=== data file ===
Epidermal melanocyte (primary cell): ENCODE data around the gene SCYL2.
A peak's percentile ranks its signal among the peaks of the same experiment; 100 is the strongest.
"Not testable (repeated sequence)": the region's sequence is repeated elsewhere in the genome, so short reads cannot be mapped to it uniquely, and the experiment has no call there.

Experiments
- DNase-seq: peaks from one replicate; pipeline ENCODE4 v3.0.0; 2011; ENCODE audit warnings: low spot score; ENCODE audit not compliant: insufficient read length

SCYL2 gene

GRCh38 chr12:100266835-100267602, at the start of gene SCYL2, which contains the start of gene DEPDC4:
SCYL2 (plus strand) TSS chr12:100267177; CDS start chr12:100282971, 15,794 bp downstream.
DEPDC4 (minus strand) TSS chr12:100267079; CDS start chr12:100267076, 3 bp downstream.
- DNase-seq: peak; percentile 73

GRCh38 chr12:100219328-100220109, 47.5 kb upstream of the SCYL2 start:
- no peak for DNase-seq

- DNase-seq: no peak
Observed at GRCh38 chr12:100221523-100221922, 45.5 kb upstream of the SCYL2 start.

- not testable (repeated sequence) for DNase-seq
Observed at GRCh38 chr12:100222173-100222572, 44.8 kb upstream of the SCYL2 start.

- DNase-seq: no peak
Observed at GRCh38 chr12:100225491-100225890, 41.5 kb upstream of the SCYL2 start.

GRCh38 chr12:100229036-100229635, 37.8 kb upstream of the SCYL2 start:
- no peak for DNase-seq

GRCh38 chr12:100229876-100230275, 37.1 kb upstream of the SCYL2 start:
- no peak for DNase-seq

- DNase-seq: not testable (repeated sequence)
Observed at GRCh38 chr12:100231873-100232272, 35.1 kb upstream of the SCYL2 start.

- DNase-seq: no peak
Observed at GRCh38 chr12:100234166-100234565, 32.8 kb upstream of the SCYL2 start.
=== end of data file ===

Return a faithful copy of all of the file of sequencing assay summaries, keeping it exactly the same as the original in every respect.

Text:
Epidermal melanocyte (primary cell): ENCODE data around the gene SCYL2.
A peak's percentile ranks its signal among the peaks of the same experiment; 100 is the strongest.
"Not testable (repeated sequence)": the region's sequence is repeated elsewhere in the genome, so short reads cannot be mapped to it uniquely, and the experiment has no call there.

Experiments
- DNase-seq: peaks from one replicate; pipeline ENCODE4 v3.0.0; 2011; ENCODE audit warnings: low spot score; ENCODE audit not compliant: insufficient read length

SCYL2 gene

GRCh38 chr12:100266835-100267602, at the start of gene SCYL2, which contains the start of gene DEPDC4:
SCYL2 (plus strand) TSS chr12:100267177; CDS start chr12:100282971, 15,794 bp downstream.
DEPDC4 (minus strand) TSS chr12:100267079; CDS start chr12:100267076, 3 bp downstream.
- DNase-seq: peak; percentile 73

GRCh38 chr12:100219328-100220109, 47.5 kb upstream of the SCYL2 start:
- no peak for DNase-seq

- DNase-seq: no peak
Observed at GRCh38 chr12:100221523-100221922, 45.5 kb upstream of the SCYL2 start.

- not testable (repeated sequence) for DNase-seq
Observed at GRCh38 chr12:100222173-100222572, 44.8 kb upstream of the SCYL2 start.

- DNase-seq: no peak
Observed at GRCh38 chr12:100225491-100225890, 41.5 kb upstream of the SCYL2 start.

GRCh38 chr12:100229036-100229635, 37.8 kb upstream of the SCYL2 start:
- no peak for DNase-seq

GRCh38 chr12:100229876-100230275, 37.1 kb upstream of the SCYL2 start:
- no peak for DNase-seq

- DNase-seq: not testable (repeated sequence)
Observed at GRCh38 chr12:100231873-100232272, 35.1 kb upstream of the SCYL2 start.

- DNase-seq: no peak
Observed at GRCh38 chr12:100234166-100234565, 32.8 kb upstream of the SCYL2 start.